How many of your employees work from home? A recent study by Amerisleep analyzed 1,001 remote employees across the United States. Among other things, this survey revealed both the sweeter and the more bitter sides of the increasingly popular remote lifestyle.
The industry that remote employees choose greatly affects the amount of sleep they get.
The Centers for Disease Control and Prevention (CDC) reported that 35% of typical American adults are not getting sufficient sleep each night. For adults who work from home, that number is 39.5%. That said, 75.4% of remote workers in the marketing and advertising industry got the doctor-recommended hours of sleep. Only 50% of remote employees in the transportation industry got the same.
Job dissatisfaction was much more common when remote employees didn’t get the proper amount of sleep.
Without adequate sleep, workers described lowered satisfaction levels on the job. Moreover, those who didn’t get the recommended amount of sleep were 76% more likely to exhibit high levels of stress. Both overall job satisfaction and general stress levels worsened with poorer sleep.
Most people who worked from home enjoyed good sleep quality on typical weeknights.
Nearly 65% of remote workers said they slept well and that it took them an average of 25 minutes to fall asleep on an average weeknight. Remote employees who worked in government and public administration were the most likely to have high sleep quality and experienced 7.1 hours of sleep each night on average. Only 53.6% of transportation and warehouse workers obtained the recommended sleep and enjoyed an average of just 6.5 hours of sleep per night.
The majority of remote employees planned to work from home for the rest of their career.
Seventy-five percent of those who worked from home expressed the desire to continue doing so until retirement. In fact, they were 57% more likely than the average American to be satisfied with their job. Over 80% reported high job satisfaction. Additionally, around 40% of remote employees described their days as “not stressful.”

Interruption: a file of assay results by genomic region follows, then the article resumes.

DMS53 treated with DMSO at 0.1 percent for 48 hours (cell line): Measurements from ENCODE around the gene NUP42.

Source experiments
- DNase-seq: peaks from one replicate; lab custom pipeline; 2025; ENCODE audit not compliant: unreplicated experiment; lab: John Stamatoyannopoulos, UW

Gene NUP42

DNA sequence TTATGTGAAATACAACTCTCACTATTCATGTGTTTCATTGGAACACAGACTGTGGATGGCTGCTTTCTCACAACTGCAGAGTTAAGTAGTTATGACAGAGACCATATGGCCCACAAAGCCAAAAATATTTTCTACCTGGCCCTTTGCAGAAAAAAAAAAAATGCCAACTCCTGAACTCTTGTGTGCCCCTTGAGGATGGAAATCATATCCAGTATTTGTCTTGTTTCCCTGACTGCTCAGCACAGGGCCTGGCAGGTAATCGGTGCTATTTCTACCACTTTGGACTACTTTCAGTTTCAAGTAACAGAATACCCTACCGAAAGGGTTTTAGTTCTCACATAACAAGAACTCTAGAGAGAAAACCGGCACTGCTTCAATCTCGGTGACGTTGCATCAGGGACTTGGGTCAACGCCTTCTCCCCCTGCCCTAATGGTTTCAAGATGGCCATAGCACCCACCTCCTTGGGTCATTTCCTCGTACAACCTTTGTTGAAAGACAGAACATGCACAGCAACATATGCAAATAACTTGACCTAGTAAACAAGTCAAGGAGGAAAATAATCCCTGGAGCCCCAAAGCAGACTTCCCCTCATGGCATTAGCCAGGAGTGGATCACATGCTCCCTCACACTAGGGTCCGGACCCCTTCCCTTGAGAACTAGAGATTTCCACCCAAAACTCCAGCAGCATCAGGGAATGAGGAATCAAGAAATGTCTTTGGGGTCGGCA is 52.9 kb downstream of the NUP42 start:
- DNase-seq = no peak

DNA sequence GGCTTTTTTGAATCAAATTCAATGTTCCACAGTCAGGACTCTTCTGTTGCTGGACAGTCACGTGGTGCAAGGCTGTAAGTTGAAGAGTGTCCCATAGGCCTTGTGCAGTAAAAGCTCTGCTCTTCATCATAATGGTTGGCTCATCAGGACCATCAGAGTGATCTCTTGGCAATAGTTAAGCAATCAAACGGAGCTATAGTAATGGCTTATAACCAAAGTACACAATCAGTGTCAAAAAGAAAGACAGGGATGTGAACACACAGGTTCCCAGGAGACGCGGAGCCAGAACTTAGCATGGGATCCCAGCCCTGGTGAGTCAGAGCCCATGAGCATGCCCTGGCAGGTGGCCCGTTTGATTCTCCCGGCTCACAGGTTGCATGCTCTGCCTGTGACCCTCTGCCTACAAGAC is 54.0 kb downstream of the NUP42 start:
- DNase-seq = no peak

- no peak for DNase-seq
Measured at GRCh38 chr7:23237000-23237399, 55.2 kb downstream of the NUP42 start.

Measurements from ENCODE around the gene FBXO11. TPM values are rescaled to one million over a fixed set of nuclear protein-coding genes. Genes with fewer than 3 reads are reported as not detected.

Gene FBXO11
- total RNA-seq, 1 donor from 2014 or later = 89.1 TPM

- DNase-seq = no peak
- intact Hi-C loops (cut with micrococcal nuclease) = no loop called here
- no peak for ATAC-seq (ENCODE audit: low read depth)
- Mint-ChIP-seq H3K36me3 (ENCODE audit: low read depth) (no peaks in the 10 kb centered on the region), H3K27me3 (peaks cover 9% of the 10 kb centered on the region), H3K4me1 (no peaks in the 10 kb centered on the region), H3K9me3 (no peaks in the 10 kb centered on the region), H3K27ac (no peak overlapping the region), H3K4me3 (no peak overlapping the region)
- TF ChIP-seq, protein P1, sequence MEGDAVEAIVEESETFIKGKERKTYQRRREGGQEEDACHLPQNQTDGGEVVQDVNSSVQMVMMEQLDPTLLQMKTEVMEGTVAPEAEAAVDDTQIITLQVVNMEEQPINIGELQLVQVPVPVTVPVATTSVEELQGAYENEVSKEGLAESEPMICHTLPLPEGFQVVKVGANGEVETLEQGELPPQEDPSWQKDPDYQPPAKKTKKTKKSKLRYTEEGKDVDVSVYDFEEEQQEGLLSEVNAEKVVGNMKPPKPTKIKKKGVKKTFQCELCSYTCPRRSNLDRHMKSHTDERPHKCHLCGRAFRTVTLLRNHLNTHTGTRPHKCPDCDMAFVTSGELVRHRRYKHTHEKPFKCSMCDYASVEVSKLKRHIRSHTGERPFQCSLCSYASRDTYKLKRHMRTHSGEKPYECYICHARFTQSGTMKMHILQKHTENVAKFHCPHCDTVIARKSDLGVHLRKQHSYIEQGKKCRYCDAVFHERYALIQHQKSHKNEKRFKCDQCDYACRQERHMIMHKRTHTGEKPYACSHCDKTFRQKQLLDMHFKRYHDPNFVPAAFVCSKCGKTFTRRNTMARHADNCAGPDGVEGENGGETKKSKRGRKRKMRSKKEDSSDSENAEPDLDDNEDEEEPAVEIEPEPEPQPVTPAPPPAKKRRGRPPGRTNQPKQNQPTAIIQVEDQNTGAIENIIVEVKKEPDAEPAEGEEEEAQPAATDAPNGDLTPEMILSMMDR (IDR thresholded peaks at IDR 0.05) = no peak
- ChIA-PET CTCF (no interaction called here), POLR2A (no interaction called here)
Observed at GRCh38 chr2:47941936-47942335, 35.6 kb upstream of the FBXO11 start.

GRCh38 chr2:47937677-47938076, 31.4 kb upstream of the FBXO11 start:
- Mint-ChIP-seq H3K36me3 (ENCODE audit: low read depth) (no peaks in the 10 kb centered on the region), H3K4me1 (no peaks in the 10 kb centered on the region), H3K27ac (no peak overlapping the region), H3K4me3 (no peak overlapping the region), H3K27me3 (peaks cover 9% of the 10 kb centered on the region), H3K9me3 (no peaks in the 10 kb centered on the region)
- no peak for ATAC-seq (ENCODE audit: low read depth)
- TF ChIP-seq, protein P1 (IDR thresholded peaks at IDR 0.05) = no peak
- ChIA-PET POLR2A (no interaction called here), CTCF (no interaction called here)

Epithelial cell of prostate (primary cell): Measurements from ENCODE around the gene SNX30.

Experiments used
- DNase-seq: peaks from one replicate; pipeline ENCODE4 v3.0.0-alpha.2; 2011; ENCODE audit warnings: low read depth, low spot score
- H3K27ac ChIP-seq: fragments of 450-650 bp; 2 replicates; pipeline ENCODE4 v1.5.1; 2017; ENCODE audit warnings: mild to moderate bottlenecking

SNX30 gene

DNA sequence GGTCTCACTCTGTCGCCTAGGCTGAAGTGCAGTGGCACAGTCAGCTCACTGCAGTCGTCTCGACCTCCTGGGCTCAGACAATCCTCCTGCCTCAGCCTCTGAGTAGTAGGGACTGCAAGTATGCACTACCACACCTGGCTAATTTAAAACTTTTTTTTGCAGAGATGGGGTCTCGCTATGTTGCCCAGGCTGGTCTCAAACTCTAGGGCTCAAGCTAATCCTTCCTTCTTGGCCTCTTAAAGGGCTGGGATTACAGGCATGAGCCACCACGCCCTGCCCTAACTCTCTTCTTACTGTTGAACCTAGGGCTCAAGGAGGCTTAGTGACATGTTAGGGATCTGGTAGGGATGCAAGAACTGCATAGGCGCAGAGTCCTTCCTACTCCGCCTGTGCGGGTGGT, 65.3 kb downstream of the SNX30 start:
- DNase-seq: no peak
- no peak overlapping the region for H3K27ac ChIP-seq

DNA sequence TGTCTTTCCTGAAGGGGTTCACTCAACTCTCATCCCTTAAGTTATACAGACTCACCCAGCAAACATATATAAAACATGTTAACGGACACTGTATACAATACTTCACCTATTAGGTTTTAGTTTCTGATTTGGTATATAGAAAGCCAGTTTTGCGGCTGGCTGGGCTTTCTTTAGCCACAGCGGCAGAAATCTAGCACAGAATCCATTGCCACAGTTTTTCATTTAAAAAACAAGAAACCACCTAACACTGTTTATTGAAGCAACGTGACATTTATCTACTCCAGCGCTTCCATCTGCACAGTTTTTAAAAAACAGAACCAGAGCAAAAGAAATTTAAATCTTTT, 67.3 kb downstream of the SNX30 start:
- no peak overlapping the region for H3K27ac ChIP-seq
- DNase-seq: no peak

Remote employees worked longer hours but less efficiently.
On average, people worked from home 47 hours a week but felt unproductive roughly a quarter of the time. The education industry was the most likely to waste time, confessing to wasting 31.4% of their working hours, on average. The telecommunications industry reported wasting the least amount of time of any industry studied.
Cleaning the house was the most popular downtime activity for remote workers.
Nearly 62% of remote workers used their spare time to clean their home. Equally as often, they used the extra time to watch TV. Almost 53% of the time, they ran errands.
More than a quarter of remote employees experienced social isolation.
About 80% of people who worked from home said they felt isolated from others at least a little of the time. Roughly 76% reported feeling left out at least a little of the time, as well.
Best Practices for Working from Home
Know your capacity for productivity at home.
With all of the home-based distractions to possibly pull you away from work, it’s important to set up an area or office space where you can truly concentrate. Children, pets, and even electronics can all serve as productivity barriers, so it’s important to understand your own ability to focus before deciding to work remotely.
Get all the sleep you can.
Remote workers have the advantage of not needing to spend time on morning and evening commutes; however, they’re still not sleeping better. If you choose to work from home, make sure to use some of that extra time to get some rest.
The odds are you’ll love working from home.
The majority of remote employees planned to continue working from home for the rest of their career, and chances are, you would, too. Increased flexibility in scheduling, working locations, and even wardrobe can lead to happier employees. Social isolation, however, can be a major downside, so try to schedule social activities or spend time with loved ones whenever possible. Ultimately, remote work has become possible in almost every industry, so long as the employee has a laptop and Internet connection. It may very well be a path you choose. Simply follow the best practices and maintain your focus to make the most of this relatively newfound way to work.
Joe Mercurio is a Project Manager at Amerisleep.